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Results: 1 - 15 of 373
View Alex Ruff Profile
View Alex Ruff Profile
2021-06-23 14:09 [p.9046]
Mr. Speaker, I rise today to honour the life of Robert Alexander, a Canadian hero and a lifelong Owen Sound resident who recently passed away at 91 years of age.
Bob loved his community and country. In 1949, he joined the Canadian Army. In 1950, he deployed for a year-long deployment to Korea with the 25th Infantry Brigade, where he served with the Royal Canadian Electrical and Mechanical Engineers. After his return from Korea, Bob was a Master Warrant Officer, MWO, with the Grey and Simcoe Foresters and a proud member of the Royal Canadian Legion.
Bob worked for the Department of Public Highways of Ontario and the Ministry of Transportation for nearly 35 years. He volunteered with the Grey Roots Museum and received the Lieutenant Governor's Ontario Heritage Award for Lifetime Achievement in 2016.
Bob has been a cornerstone in the community, specifically in the antique vehicle, military and museum circles. Many will remember him from Remembrance Day parades in his 1953 army Jeep.
I would like to commend Bob for his service to Canada and his community. I offer my deepest condolences to the Alexander family. Bob will certainly be missed by many. Pro patria. Lest we forget.
View Ali Ehsassi Profile
Lib. (ON)
View Ali Ehsassi Profile
2021-06-23 15:41 [p.9062]
Mr. Speaker, I rise on a point of order. For the last sitting of this session, it is most fitting for this Parliament to adopt a motion on the PS752 tragedy. There have been discussions among the parties and if you seek it, I think you will find unanimous consent for the following motion: That (a), the House: (i) express its unwavering support and continue its efforts to demonstrate full solidarity with the families and loved ones of the victims of flight PS752; (ii) express its profound disappointment that Iran's final report into flight PS752 made no effort to provide facts about the sequence of events on the day this tragedy transpired and deem the report fundamentally incomplete as it contains glaring omissions and completely fails to adhere to the prescribed standards and recommended practices set out in annex 13 to the Chicago Convention on International Civil Aviation; (iii) reiterate that the families and loved ones of the victims are entitled to full and comprehensive answers from Iran about all material facts concerning flight PS752; and (iv) request that the chair of the Transportation Safety Board of Canada table an independent assessment of Iran's draft final report; and (b) in the opinion of the House, the government must continue to: (i) hold Iran to account by insisting that it assume full responsibility and make full reparations for the harm it has caused the families and loved ones of the victims of flight PS752; (ii) demand that Iran produce a comprehensive and transparent investigation in accordance with international standards; and (iii) uphold our solemn obligation to exhaust all available options in bilateral and multilateral fora to ensure that Iran fully discharges its obligations to permit the families and loved ones of the victims of flight PS752 to obtain transparency, accountability and justice.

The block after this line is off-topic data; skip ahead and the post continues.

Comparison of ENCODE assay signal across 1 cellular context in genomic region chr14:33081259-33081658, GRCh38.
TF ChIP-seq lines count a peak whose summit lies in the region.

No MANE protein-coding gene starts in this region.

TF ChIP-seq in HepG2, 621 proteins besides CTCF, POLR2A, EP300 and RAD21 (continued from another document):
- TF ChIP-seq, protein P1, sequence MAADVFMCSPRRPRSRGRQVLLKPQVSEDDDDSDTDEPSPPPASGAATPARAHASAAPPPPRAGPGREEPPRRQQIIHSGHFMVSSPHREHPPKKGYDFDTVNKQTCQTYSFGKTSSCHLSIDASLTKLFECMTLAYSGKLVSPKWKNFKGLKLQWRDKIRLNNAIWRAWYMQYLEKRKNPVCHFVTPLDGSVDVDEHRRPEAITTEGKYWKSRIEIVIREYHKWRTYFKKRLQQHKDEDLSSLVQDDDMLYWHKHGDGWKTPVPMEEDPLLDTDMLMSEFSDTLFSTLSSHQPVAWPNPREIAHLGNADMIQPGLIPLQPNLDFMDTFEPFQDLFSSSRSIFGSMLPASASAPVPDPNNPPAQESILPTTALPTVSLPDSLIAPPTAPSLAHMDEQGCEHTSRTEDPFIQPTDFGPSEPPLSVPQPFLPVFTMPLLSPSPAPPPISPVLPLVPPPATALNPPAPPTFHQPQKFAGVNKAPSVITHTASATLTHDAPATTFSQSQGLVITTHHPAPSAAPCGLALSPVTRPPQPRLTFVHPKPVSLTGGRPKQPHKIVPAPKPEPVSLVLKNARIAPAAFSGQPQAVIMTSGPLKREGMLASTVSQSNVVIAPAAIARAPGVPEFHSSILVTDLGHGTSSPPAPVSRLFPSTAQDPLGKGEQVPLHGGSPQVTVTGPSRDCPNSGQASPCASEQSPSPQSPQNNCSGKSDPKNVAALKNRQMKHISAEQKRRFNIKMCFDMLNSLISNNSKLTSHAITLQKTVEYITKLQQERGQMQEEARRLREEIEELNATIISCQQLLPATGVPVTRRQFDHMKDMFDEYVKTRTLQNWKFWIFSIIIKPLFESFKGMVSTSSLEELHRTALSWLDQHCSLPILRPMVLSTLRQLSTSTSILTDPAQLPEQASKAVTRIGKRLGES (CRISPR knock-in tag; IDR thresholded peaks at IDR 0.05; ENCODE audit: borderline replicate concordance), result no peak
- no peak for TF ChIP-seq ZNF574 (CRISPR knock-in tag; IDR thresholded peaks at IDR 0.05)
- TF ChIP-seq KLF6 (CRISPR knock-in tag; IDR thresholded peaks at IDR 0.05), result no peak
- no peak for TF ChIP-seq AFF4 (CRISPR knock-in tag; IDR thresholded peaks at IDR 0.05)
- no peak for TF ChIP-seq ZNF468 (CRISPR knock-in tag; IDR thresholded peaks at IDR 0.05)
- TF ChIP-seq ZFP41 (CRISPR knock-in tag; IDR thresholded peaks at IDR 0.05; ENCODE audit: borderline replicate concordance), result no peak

View Anthony Rota Profile
Lib. (ON)
All those opposed to the hon. member moving the motion will please say nay.
An hon. member: Nay.
The Speaker: The hon. member for Burnaby South is rising on a point of order.
View Luc Thériault Profile
View Luc Thériault Profile
2021-06-22 14:03 [p.8970]
Mr. Speaker, I am still in a state of shock after learning that a tornado struck the heart of Mascouche, in my riding. It took the life of a man, Jacques Lefebvre, and left devastation in its wake.
I would like to extend my condolences on behalf of the Bloc Québécois and myself to the family and friends of Jacques Lefebvre. The whole region is there for them in this time of mourning. My thoughts go out to the fifty-some families affected who, today, must deal with the damage and, in some cases, the rubble. I wish them courage.
I invite all the residents of Mascouche and the region to stand together in the days to come. Their friends, relatives, neighbours and fellow residents of Mascouche have a lot of challenges and work ahead of them. Let us be attentive, generous and kind to one another in the wake of this tragedy that we never thought could happen in our riding.
View Peter Fragiskatos Profile
Lib. (ON)
View Peter Fragiskatos Profile
2021-06-22 14:07 [p.8971]
Mr. Speaker, each member of Parliament is able to serve because of people who freely give of their time for a cause larger than themselves. That is the kind of person Peter Regan was.
Last week, Peter passed away as a result of acute myeloid leukemia. He is survived by his devoted wife Lissa; daughters Amy, Sarah, Mary and Leah; his grandchildren Sydney and Thomas; and siblings Shelley, Sue, Judy, John, Mark, Jeff, and Shannon.